After not discovering any rhyme or reason to how service was conducted, my friend got a very determined look on her face and went to hunt someone down. She barely cornered a fast moving cutting clerk, but only long enough for him to say that, no, he was busy and he pushed by. She then approached the second clerk again and was told that there were two people who would be helped, then it was our turn. Woohoo!
One of the ladies “in front” of us complained to us in a smattering of Italian and hand gestures about the helter-skelter system, so we felt better about our predicatment, the way misery loves company. And we felt less lost and stupid. It wasn’t just us ignorant tourists who thought the shop methods were medival.
When it was our turn (really my turn, as this part of the day’s adventures was for my benefit), the clerk helping us was all friendly, personable smiles. She measured my 4 meters of fabric by drapping it veritically in the air alongside a wooden meter stick, made a small cut in it, then laid it even with the edge of a little table to make the rest of the cut. No laying the fabric out flat. There wasn’t a cutting guide to make sure it was straight. Then, she wrote the yardage and price on a piece of masking tape and stapled it to the end of the piece. She was surprised that that was all I wanted, which I totally understand. Who would knowingly go through that horrendous experience for one piece of fabric?!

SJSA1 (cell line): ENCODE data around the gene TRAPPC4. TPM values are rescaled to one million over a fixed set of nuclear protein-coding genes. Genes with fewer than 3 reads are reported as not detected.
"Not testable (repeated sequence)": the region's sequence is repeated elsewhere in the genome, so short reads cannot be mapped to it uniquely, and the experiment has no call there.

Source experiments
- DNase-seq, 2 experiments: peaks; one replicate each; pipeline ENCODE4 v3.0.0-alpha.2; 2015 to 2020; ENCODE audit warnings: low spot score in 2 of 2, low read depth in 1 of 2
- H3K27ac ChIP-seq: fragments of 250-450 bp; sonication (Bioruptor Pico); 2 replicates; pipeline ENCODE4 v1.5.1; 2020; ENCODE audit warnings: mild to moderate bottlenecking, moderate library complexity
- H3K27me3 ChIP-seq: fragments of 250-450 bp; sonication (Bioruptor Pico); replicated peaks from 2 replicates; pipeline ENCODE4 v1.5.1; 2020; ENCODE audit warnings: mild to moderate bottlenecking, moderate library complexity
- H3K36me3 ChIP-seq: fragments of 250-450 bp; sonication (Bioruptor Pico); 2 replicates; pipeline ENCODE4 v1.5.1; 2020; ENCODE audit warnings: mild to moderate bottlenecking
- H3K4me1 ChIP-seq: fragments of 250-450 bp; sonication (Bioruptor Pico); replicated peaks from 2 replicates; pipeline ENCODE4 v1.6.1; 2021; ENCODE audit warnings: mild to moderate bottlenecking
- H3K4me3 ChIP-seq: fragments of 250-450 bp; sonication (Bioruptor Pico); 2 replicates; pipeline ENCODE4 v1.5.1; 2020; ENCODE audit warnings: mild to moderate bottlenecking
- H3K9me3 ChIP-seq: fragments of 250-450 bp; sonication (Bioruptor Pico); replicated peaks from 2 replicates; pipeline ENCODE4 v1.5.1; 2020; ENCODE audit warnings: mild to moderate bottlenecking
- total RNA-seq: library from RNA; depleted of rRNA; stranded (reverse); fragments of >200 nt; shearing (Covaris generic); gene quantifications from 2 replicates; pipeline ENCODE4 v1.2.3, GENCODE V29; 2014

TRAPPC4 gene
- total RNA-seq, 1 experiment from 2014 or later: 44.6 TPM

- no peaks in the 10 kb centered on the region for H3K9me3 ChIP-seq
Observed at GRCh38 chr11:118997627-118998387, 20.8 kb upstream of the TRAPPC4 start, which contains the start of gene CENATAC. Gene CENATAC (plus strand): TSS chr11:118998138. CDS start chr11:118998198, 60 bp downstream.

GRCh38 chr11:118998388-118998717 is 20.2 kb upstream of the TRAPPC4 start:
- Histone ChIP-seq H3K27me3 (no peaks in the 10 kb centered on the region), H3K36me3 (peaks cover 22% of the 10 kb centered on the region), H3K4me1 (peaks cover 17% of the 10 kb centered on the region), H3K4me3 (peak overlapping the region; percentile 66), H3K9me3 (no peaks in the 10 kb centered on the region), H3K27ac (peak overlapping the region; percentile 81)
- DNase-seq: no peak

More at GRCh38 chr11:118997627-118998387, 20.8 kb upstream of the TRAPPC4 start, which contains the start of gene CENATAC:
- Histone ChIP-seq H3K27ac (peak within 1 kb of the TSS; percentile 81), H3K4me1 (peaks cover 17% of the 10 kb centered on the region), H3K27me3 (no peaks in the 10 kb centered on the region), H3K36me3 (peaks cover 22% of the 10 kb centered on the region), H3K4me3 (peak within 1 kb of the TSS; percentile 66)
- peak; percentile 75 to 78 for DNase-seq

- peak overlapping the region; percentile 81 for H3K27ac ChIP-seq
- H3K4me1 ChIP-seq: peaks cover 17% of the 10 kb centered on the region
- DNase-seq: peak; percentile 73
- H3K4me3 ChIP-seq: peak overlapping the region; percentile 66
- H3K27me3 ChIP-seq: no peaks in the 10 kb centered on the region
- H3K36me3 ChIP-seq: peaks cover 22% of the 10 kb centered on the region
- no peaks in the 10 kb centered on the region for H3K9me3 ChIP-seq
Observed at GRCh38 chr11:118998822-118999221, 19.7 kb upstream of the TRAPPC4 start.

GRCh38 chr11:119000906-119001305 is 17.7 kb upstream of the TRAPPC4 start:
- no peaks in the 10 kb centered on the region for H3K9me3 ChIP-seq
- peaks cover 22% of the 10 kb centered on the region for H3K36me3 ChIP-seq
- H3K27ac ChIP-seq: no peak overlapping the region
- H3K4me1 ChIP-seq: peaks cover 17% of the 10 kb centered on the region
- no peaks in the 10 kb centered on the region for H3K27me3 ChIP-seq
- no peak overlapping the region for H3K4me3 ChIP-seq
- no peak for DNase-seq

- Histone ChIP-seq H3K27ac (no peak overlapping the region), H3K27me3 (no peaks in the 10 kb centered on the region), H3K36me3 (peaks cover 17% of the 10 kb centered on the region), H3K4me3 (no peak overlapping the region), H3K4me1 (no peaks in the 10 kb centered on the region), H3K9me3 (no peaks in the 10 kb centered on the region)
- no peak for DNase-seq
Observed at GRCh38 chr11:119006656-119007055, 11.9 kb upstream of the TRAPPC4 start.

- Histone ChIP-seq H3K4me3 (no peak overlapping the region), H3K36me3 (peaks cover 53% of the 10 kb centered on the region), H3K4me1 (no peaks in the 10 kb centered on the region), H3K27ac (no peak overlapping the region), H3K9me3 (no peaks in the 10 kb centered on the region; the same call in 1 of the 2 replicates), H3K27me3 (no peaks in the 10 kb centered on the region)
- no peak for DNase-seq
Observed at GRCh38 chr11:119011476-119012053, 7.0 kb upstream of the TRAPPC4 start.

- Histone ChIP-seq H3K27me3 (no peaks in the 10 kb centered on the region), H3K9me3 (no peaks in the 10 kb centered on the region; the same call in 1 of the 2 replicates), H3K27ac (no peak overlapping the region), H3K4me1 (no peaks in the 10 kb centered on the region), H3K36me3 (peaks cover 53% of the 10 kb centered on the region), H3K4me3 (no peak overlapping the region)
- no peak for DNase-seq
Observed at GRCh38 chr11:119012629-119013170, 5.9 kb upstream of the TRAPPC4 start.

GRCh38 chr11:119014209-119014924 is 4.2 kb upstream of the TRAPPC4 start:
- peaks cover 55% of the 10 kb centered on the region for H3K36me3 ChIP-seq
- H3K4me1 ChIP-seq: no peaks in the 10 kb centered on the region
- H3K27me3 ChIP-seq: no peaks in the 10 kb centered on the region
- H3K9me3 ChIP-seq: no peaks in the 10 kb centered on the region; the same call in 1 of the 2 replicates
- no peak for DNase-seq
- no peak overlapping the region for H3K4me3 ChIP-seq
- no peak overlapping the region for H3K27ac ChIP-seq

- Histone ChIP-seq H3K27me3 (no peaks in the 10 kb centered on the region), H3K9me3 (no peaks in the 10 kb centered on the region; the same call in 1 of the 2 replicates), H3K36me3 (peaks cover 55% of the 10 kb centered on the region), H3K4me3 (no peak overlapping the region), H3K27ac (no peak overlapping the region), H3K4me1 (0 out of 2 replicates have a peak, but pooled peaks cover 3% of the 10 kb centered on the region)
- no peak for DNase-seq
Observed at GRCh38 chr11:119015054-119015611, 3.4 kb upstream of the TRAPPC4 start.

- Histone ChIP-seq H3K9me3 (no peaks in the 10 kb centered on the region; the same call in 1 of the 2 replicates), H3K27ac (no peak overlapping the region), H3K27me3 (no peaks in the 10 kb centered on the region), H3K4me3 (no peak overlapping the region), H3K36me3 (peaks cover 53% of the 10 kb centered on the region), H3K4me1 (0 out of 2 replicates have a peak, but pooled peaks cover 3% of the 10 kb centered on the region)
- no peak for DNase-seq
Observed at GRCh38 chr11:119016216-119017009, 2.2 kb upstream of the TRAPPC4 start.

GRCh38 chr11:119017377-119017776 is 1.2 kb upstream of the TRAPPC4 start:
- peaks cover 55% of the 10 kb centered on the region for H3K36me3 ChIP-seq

As she was working, we were questioning her about how much English she knew. My friend had been trying to practice her Italian all day at various places, which endeavor was complicated by Italian being just similar enough to Spanish as to cause her brain to switch unexpectedly to Spanish mid-sentence. The clerk said she didn’t speak Spanish, but then surprised us by pointing to a male clerk who did. While he was working near us, he and my friend conversed happily in Spanish for a few sentences. The highlight of that was when he quite openly and with little care for who heard, referred to the first cutting clerk, the angry one, as “devil lady.” Thus, we left for the upstairs cash register feeling the comfort of humor from shared pain.
The cashier was also nice and did not yell at us at all for not being able to read the sign in Italian that said the credit card machine was broken and they were only taking cash. He even pulled out the hand-held contraption to apologetically show us it’s lack of life. Fortunately, I had enough cash, so was able to leave with my hard-earned jersey knit with the pretty floral border.
I would still go back to this store, maybe. However, I hear there are other fabric stores in the Milan area. It would be interesting to see if they are also run like a para-military organization, or have a more organized, customer friendly way of doing things.